To ‘kickstart economic growth’, a Labour Government must work with our industry

Posted on Tuesday 02 July 2024 | Christie Dennehy-Neil - IAB UK

Christie Dennehy-Neil, IAB UK’s Head of Policy & Regulatory Affairs, sets out how a Labour government will approach digital ad regulation


The manifestos are out, TV debates are raging and - more than ever before - the political parties are turning to social video to capture all-important Gen Z votes. As it stands, Labour is well ahead in the polls and it looks very likely that a Starmer-led government will be in power come this Friday, ending 14 years of Conservative leadership.

But what does Labour’s manifesto tell us about how the front-runner for No.10 will approach digital ad regulation? And - with 81% of all UK ad spend now invested in digital media – what does it mean for the ad industry?
 

What we know from the manifesto

While ensuring online safety and regulating emerging technology - primarily AI - are both included within Labour’s manifesto, there isn’t an overriding focus on digital technology or media. We know that the HFSS ad ban will continue to be implemented and that the Online Safety Act will be built on, potentially with further online safety measures specifically for social media.

Combatting fraud is also singled out as a priority, with a new expanded fraud strategy intended to tackle the issue both online and offline. As part of this, Labour will work with technology companies to stop their platforms being exploited by fraudsters. It will also create a ‘Regulatory Innovation Office’ aimed at speeding up tech regulators’ decision-making, improving accountability and promoting innovation.

In short, none of this is particularly unexpected and largely signals a continuation of the priorities established by the Conservative Government when it comes to ensuring consumers’ online safety.

Chiefly, Labour’s focus is on delivering economic stability. From positioning itself as “the party of wealth creation” to its plan to “kickstart the economy”, supporting investment and business growth and raising living standards are fundamental to the party’s vision for the future.

That’s significant because a thriving digital ad industry is essential to the health of the UK economy – it generated £129bn for the country's coffers in 2022 and supported 2 million jobs across the nation, according to IAB UK’s Digital Dividend study. Meanwhile, businesses that invested in digital advertising saw a combined sales uplift of £73bn, with £26bn of that among SMEs.

It’s also easy to forget that the ad-funded web allows all of us to have free access to a huge array of content and services online. The average UK household saves over £600 a year as a result of the ad-supported digital model, with people’s lives enriched by the wealth of information and entertainment that’s just a swipe away.

If that value exchange is undermined by overzealous or poorly designed regulation, it threatens our current digital democracy - where anyone can access the internet for free - and risks harming business growth, setting the UK back on the world stage. It’s vital that this is front of mind for the incoming government.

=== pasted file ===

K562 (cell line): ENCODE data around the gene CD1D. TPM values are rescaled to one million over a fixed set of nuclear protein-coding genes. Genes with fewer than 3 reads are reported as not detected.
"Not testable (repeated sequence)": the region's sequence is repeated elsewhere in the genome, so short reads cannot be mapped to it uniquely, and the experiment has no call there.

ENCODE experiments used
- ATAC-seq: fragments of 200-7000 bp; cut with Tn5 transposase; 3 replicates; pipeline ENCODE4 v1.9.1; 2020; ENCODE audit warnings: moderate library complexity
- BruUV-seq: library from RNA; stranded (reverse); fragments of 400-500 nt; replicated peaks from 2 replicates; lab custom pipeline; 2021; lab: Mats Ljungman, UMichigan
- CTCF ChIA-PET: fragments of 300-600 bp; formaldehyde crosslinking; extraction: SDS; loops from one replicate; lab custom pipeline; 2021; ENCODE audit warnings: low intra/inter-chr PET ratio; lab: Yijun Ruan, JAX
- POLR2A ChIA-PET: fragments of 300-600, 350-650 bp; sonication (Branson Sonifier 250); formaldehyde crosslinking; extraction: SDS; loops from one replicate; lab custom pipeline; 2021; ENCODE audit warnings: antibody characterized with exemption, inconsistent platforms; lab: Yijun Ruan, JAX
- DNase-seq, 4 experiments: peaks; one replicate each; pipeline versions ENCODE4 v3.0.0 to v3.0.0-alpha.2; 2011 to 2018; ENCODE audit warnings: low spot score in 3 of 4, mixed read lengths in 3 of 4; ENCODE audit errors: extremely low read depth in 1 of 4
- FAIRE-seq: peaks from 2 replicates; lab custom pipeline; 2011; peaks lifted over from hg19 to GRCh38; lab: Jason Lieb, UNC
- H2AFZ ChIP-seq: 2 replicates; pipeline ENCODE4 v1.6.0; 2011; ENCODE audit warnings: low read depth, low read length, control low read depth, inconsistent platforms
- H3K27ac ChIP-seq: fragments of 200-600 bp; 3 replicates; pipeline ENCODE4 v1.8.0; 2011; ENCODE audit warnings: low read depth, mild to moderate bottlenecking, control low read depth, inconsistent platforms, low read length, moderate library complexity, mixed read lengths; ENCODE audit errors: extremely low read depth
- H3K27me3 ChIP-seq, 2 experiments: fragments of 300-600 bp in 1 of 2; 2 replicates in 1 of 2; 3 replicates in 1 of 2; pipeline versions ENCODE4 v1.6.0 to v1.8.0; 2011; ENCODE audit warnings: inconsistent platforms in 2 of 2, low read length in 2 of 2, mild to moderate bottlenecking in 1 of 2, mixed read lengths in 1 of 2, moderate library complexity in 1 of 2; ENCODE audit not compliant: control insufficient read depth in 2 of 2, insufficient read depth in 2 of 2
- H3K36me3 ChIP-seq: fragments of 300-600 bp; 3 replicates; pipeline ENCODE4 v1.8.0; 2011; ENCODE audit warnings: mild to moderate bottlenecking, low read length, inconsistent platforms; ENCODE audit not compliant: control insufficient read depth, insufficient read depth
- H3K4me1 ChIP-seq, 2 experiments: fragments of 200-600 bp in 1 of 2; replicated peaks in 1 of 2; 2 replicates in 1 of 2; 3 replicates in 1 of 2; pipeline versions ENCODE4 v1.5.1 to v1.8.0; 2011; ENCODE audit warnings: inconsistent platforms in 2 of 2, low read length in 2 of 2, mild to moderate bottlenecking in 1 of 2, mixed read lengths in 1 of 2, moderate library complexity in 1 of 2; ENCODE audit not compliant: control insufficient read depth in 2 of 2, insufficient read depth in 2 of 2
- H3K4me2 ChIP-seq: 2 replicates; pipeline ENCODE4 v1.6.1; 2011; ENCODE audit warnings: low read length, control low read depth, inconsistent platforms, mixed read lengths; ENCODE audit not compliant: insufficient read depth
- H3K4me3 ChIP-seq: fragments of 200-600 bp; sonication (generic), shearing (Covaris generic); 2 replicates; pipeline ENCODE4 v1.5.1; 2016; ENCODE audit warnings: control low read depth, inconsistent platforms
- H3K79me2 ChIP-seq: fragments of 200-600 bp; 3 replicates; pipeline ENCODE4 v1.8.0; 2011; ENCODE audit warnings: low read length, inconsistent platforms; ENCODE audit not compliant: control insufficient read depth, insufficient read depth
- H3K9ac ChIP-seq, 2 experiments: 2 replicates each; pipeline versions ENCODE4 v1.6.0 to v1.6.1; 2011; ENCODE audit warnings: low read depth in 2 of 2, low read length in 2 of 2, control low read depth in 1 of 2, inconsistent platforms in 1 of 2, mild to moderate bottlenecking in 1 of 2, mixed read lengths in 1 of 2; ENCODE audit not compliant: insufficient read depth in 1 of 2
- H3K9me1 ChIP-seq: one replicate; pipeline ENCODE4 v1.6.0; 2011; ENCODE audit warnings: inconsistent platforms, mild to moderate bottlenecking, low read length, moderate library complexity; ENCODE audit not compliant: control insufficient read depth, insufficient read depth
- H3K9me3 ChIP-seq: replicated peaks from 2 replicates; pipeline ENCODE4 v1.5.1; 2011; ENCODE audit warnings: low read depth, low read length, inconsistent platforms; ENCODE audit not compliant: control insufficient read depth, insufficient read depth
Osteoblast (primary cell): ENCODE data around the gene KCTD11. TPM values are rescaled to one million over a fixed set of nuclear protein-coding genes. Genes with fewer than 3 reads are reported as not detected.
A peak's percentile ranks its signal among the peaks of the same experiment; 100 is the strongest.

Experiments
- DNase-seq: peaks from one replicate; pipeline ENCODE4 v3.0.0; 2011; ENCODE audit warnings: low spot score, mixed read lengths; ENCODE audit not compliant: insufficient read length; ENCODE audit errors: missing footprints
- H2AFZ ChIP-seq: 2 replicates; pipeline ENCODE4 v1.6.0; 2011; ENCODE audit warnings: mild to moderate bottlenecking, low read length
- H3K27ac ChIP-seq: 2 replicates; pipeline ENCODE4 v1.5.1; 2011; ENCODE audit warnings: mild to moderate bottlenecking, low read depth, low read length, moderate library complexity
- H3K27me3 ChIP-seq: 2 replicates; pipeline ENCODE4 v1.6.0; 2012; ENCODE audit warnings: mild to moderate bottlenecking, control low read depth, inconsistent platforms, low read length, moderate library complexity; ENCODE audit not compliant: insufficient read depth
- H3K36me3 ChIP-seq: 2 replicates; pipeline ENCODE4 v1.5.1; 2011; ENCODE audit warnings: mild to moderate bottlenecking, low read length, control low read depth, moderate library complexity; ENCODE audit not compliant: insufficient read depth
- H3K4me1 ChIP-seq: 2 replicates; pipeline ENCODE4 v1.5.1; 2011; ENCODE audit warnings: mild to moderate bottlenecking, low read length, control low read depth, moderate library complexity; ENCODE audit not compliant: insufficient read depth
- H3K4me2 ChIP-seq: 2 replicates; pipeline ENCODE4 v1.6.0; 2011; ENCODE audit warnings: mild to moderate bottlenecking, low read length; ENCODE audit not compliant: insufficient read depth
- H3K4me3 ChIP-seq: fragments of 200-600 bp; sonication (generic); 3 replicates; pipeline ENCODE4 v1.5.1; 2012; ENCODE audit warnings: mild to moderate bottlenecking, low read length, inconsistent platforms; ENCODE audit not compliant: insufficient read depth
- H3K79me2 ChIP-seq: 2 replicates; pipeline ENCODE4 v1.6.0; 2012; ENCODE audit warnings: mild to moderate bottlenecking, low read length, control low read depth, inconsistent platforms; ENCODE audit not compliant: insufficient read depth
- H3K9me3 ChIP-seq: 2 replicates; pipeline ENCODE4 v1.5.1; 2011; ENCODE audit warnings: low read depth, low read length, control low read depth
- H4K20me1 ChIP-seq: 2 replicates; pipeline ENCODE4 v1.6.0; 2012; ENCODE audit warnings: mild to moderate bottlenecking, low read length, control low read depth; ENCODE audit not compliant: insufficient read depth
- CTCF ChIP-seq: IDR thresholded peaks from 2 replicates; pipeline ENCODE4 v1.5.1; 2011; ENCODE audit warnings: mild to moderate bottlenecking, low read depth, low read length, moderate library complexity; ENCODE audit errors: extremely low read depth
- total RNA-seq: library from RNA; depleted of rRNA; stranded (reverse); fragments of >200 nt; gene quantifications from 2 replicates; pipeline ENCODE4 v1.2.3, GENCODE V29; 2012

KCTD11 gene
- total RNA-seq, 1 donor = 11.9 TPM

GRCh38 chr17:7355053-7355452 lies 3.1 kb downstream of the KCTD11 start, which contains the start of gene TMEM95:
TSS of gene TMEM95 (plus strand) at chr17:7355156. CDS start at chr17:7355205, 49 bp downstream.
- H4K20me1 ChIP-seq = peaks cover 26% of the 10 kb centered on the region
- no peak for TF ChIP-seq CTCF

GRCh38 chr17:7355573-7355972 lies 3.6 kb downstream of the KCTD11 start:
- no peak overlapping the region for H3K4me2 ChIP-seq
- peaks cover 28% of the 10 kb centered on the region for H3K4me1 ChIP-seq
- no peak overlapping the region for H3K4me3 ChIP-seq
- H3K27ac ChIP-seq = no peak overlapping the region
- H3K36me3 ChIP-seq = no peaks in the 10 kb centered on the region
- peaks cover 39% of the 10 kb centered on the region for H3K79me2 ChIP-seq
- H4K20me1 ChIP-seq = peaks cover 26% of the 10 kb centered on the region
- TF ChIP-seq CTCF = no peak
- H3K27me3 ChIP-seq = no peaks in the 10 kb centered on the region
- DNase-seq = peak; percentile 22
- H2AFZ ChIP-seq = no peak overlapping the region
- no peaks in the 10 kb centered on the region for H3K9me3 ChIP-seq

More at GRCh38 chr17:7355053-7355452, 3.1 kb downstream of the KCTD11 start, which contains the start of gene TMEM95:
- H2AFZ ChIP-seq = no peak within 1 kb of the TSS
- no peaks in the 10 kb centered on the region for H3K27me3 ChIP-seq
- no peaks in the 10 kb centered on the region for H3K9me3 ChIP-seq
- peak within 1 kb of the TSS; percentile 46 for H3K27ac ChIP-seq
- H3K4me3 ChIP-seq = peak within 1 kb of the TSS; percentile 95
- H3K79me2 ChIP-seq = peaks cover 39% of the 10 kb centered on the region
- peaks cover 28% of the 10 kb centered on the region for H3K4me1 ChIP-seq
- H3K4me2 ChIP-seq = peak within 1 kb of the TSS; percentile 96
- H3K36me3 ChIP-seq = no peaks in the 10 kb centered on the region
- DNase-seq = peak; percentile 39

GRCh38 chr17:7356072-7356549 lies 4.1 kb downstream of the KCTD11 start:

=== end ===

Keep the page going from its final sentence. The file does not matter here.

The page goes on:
A chance to take stock

If Labour is elected, there is a valuable moment to take stock and reassess how to address challenges within the online ecosystem. The Conservative Government’s Online Advertising Programme identified two specific areas of focus - protecting children online and addressing illegal advertising. Both are hugely important, but a lot more work is needed to properly define the issues, assess the evidence available and build on it to create lasting solutions.

To deliver that, Labour would need to take a step back and not automatically pick up where the Tories left off, entrenching a problematic approach. The new government should take time to understand, define and prioritise the challenges it wants to address and arrive at evidence-based conclusions.

However unintentionally, blunt policies that focus on headlines rather than outcomes risk having a very real impact on the millions of small businesses in the UK that rely on digital marketing to reach their consumers. To avoid that, Labour must work with our industry and draw on the wealth of expertise we can offer to implement effective solutions that support a thriving and trusted online ecosystem.

The case for collaboration

There is cause for cautious optimism in Labour’s commitments to take a pro-business approach to regulatory frameworks and provide a stable policy environment that delivers certainty to support investment and growth.

The party talks about ‘working with’ industries and sectors to achieve outcomes. The digital ad industry will be looking closely at how this translates into practice and how willing a Labour Government is to work with us to implement effective, proportionate and future-facing solutions that utilise technology to combat challenges.

For this reason, and if the polls are right, we're calling on Labour to take a considered and collaborative approach when it comes to digital advertising. We need policies that both manage the risk of consumer harm and support the UK’s digital advertising industry - and the wider digital economy - to thrive. This includes maximising the effectiveness of existing legislation and regulation, including industry-led initiatives such as the IAB UK Gold Standard.

That’s how we ensure the ad-supported model remains viable so that the internet remains free and open, for the benefit of everyone.

Written by

Christie Dennehy-Neil

IAB UK

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